Product Life Cycle: What Is It and How Can You Optimize for It?

Matthew is a Marketing Copywriter with a B.A. in Professional and Public Writing from Auburn University. He aims to learn a little more about the SEO world each day, and share as much of that knowledge with you as he can. When he's not striving to put out some fresh web content, he's usually fueling his Tolkien obsession or working on miscellaneous creative projects.

Do you remember Blockbuster?

In the ‘90s and early 2000s, it was easily the largest video rental chain in the nation, with at least one store in nearly every city or town.

Today, though, it’s virtually nonexistent, with only a single remaining location. So, what happened to Blockbuster?

The answer is that, over the span of around three decades, it went through the full product life cycle.

From its conception to its collapse, it experienced a full arc of successes and failures — and it’s far from the only business to have done so.

But what is the product life cycle, and what does it look like when a brand goes through it? We’ll answer both of those questions in the product life cycle overview below, plus we’ll discuss how you can optimize for each stage of the cycle.

Read on to learn more, and then consider partnering with WebFX’s team of over 500+ experts for our digital marketing services.

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What is the product life cycle?

The product life cycle, or PLC, refers to the journey a product or brand goes through from its creation to its extinction. It begins the moment a product launches, and ends when that product is finally taken off the shelves for good.

The reason it’s beneficial to know about the product life cycle is because depending on which stage of it your business is currently in, you’ll want to take a different approach with your marketing.

You also want to do all you can to keep yourself in the earlier stages and avoid your company’s decline.

Stages of the product life cycle

Like many things, the PLC is a spectrum.

That said, we can divide it into four main stages:

  1. Introduction
  2. Growth
  3. Maturity
  4. Decline

We’ll look at each of the PLC stages in more detail below, along with examples of each one and how your marketing should adapt to them!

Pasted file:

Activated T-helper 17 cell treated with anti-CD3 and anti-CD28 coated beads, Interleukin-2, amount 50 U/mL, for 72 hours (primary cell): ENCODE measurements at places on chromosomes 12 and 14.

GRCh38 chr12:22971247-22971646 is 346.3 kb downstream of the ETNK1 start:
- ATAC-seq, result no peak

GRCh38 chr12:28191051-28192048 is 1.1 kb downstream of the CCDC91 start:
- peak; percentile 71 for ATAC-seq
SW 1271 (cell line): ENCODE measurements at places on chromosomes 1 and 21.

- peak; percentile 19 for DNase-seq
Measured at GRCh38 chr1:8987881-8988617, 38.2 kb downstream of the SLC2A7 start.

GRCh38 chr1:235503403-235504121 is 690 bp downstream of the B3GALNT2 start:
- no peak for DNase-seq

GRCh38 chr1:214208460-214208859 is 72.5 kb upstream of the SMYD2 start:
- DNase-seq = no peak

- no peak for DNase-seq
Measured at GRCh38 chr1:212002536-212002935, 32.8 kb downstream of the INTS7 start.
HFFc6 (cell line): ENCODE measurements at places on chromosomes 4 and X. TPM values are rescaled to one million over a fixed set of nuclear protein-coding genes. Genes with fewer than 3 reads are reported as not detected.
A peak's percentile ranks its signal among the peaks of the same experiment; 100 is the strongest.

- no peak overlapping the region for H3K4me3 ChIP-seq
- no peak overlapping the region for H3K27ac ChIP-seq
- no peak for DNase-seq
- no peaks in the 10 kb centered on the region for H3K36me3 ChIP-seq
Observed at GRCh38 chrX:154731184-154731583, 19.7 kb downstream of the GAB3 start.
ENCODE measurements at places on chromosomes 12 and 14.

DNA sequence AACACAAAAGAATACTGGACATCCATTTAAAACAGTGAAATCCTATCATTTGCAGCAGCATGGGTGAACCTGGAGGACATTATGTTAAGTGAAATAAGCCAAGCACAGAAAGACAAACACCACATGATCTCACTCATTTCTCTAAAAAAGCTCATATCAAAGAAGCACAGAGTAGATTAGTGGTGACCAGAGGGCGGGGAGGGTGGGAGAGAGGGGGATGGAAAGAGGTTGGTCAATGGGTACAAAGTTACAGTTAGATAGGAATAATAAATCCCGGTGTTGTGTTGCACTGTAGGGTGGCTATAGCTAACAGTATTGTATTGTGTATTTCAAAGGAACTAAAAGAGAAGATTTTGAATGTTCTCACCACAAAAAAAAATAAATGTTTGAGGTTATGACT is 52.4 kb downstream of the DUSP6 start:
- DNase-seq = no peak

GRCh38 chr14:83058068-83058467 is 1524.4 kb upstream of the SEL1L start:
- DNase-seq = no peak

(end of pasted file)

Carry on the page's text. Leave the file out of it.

1. Introduction

The first of the PLC stages is the introduction stage, where your product is first introduced into the market. Most people won’t know about your product at this stage, so it’s a struggle to make people aware of it and convince them of its benefits.

Example: The iPhone

Back in 2007, Steve Jobs and Apple released the first iPhone. At first, the product was met with skepticism by many people — who needs a touchscreen?

To promote the product, Jobs spent an hour on stage talking about it during its initial announcement.

Apple then spent six months running marketing campaigns that hyped up the benefits of this new device before it was even released.

How to optimize for the Introduction stage

At this stage, you want to focus most of your marketing on brand awareness. Since you’re just starting out with your business or product, most people don’t know you, so it’s your job to introduce them to your business and tell them what you do.

Social media ads, paid search ads, and introductory website content are all good strategies to employ at this stage.

2. Growth

The growth stage is where your business first finds success. At this stage, you’re getting a lot of publicity, and you’re constantly gaining new customers and expanding your budget. In many ways, it’s like the “honeymoon phase” of the product life cycle.

Example: Air fryers

The air fryer was first invented in 2010, but it wasn’t until 2015 that it exploded into popularity.

It then spent the next five years progressing through the growth stage.